Peter Schreyer grew up in Switzerland in the thick of the watch industry. Now in his late 40s, he is precise and steady, with kind manners, twinkly blue eyes and what remains of a Swiss accent. But stereotyping doesn't suit the man, a documentary photographer, and his missions. For the last 25 years in Central Florida, he's been some combination of artist, educator, administrator and community activist. The timing in his life is such that he's readying for his career highlight -- a 20-year solo retrospective titled "Big Stories From a Small Country," opening in November at the Swiss Camera Museum in Vevey, Switzerland -- as he and his wife prepare for the birth of their first child. All this is going on as he marks his ninth year as executive director of Crealdé School of Art in east Winter Park.
It's difficult to separate the complexities of Schreyer the artist and activist, and of Schreyer the educator and administrator -- one informs the other. But you can't ignore Schreyer's influences, inspirations and achievements in this town, especially with regard to social politics. Through his photographic expressions, as well as his organizational philanthropy, he's a champion of the poor, especially in west Winter Park. What started with an idea and a personal grant in 1995 from the Winter Park Public Library is now a project called "Winter Park's Westside: A Living History of Places and People" (which can be accessed online at www.wppl.org/wphistory/PeterSchreyer). The connections he made within the community during this project led to the funding of The Heritage Project, which has now inspired the quest for a permanent cultural heritage center.
Schreyer has a gift of bringing light to the miseries of oppression, poverty and racial injustice by helping people to see the everyday beauty and richness in any culture, downtrodden or otherwise. He does not ignore ugliness and violence in the world, but rather transcends it and teaches other people how it can be done, through the expressions of art.
Still, he insists on distinguishing the roles he plays as executive director of Crealdé and an individual photographer, even as he cannot deny their interconnectedness.
Recently, Crealdé debuted two significant exhibits: Aaron Siskind: The Harlem Document at the Alice and William Jenkins Gallery on its campus (see page 12), and the second phase of The Heritage Project at the west Winter Park Commu-nity Center.
Such a thriving presence from a humble, not-for-profit arts organization is remarkable, especially as the past few financially challenging years have demanded an every-group-for-themselves strategy. Schreyer says that the head of Crealdé's board of directors, Frank Schornagle III, is especially proud that, even with the draconian cuts in state funding for the arts and the dramatic drop of funding from grants, Crealdé has not cut any of its programs targeted to the "underserved." That's Crealdé's catchphrase for the poor, mostly minorities, who cannot afford to take advantage of the school's quality art-education programs. And the underserved are the demographic that's a priority to the organization, thus fueling its commitment to free community outreach programs for children.
The Winter Park school's cozy classrooms and two galleries are housed in a maze of quaint, bungalow-style buildings and breezeways that stretch back to a scenic lake, across the water from the upscale high-rises of the Mayflower Retirement Community. The odd-shaped plot of property off Aloma Avenue, deeded by founder William S. Jenkins (who started the school in 1975 and endowed it with its artsy name), is bordered by a bustling Publix, the waterfront and a complex of business offices and condominiums. It's a sweet legacy, with the property alone assessed at a value of a half-million dollars.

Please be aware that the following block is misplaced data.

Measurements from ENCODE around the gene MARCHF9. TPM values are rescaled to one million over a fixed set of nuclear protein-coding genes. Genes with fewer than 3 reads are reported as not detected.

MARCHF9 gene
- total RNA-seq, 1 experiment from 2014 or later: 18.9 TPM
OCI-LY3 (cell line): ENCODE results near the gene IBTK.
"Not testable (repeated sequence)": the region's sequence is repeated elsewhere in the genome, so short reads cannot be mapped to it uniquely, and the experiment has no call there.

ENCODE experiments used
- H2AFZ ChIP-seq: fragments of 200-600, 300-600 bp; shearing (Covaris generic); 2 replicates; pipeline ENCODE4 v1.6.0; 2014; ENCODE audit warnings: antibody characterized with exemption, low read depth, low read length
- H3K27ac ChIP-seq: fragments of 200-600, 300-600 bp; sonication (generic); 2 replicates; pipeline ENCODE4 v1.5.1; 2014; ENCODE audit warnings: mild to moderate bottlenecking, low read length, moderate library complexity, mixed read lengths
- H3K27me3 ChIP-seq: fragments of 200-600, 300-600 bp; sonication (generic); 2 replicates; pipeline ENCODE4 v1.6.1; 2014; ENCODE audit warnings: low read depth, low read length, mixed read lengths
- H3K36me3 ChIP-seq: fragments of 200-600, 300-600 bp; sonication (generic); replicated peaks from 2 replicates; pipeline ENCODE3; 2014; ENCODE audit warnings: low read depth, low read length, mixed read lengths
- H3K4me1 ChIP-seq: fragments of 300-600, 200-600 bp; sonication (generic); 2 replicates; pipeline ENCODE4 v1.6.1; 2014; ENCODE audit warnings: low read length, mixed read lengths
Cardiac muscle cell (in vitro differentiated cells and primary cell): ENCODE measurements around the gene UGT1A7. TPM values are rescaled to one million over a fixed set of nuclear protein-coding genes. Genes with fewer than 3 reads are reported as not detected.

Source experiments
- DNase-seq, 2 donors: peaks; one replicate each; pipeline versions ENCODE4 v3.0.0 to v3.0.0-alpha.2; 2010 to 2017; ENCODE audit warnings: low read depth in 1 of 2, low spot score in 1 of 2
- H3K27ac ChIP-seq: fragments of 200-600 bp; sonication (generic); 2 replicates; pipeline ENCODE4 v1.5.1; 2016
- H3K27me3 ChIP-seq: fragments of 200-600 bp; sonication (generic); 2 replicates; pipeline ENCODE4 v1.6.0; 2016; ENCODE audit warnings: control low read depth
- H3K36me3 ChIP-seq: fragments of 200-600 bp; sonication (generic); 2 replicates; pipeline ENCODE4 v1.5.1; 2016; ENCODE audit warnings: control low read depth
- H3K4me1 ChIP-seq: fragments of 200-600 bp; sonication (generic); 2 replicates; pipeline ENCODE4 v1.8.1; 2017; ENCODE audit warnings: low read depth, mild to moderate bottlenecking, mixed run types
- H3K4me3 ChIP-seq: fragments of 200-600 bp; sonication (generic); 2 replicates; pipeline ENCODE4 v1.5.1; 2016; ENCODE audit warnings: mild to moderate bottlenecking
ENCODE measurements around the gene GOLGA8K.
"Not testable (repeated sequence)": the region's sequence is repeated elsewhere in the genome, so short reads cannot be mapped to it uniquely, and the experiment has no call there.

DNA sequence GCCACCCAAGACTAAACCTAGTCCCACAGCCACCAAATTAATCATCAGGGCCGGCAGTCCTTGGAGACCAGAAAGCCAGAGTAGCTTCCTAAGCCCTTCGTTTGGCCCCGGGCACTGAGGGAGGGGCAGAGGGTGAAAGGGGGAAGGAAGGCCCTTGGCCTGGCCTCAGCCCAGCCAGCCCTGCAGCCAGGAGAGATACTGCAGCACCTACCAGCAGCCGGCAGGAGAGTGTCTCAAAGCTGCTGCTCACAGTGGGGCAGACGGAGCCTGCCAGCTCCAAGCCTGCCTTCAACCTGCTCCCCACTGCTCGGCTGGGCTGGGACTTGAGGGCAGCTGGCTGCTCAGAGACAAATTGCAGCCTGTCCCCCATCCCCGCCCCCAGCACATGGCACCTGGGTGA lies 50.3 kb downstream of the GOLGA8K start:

But Schreyer wants to be sure to dispel any lingering myths about Crealdé's bank account.
"Contrary to some beliefs that some people have, we were not left with a big pile of money or a big endowment," says Schreyer. Though the school owns the property in Winter Park, everything else relies on careful fund-raising. About two-thirds of the revenue, reported as almost $700,000 on its 2001 IRS filings, is generated through tuition, and the rest is from memberships, grants, fund-raisers, contracts and donations, including support from United Arts of Central Florida. Essentially, their hands are always out, but there's no sense of desperation. "We certainly stretch the dollar here," he says with a genuine-but-resigned smile.
That's because Schreyer is big on planning, something that makes him quite proud. He's always planting the seeds for tomorrow at the same time he's harvesting the crop of today. Crealdé's year-round and continually updated curriculum -- a welding class is a new addition -- includes more than 70 hands-on, top-shelf courses in painting and drawing, photography, and ceramics and sculpture, both for kids and adults. There are scholarships for those who can't afford the tuition. And Schreyer still teaches classes to keep himself humble. "There's never a day that goes by that I don't learn something from one of the students," he says. The students come from all walks of life and income levels -- some studying to become professionals, some just having fun.
There are two gallery spaces. The main Jenkins Gallery displays local, regional and national works, and in the multipurpose Community Gallery, more of a sunny workroom, there's usually a display of current student works. Schreyer's got exhibitions on the drawing board through 2008, something that's almost unheard of except at major, big-budget art institutions the likes of Cornell Fine Arts Museum.
In his early years as director, he became somewhat of a grant-writing wizard -- and shared his knowledge of the process with others through workshops. But money from grants was harder to come by after the economy crashed in the wake of Sept. 11. "I started writing larger grants to the Bush Foundation and so forth, right about the time that things started to fall apart. ... And I got nothing, we were turned down." But he's still at it, with hopes the economy is turning around.
One of the early grants funded the 1997 dedication of the lakeside Contempo-rary Sculpture Garden in the back of the campus, curated by another 20-year affiliate, teacher and sculptor David Cumbie. Rededicated in 2000, the aesthetic asset is fast becoming a museum of notable artists with ties to Central Florida. It's a free stroll of discovery with a handy map provided to identify the works, including those of the famous Icelandic couple Johann Eyfells, sculptor, and Kristin Eyfells, painter and sculptor, both of whom are specially honored by Crealdé in its new brochure for the garden.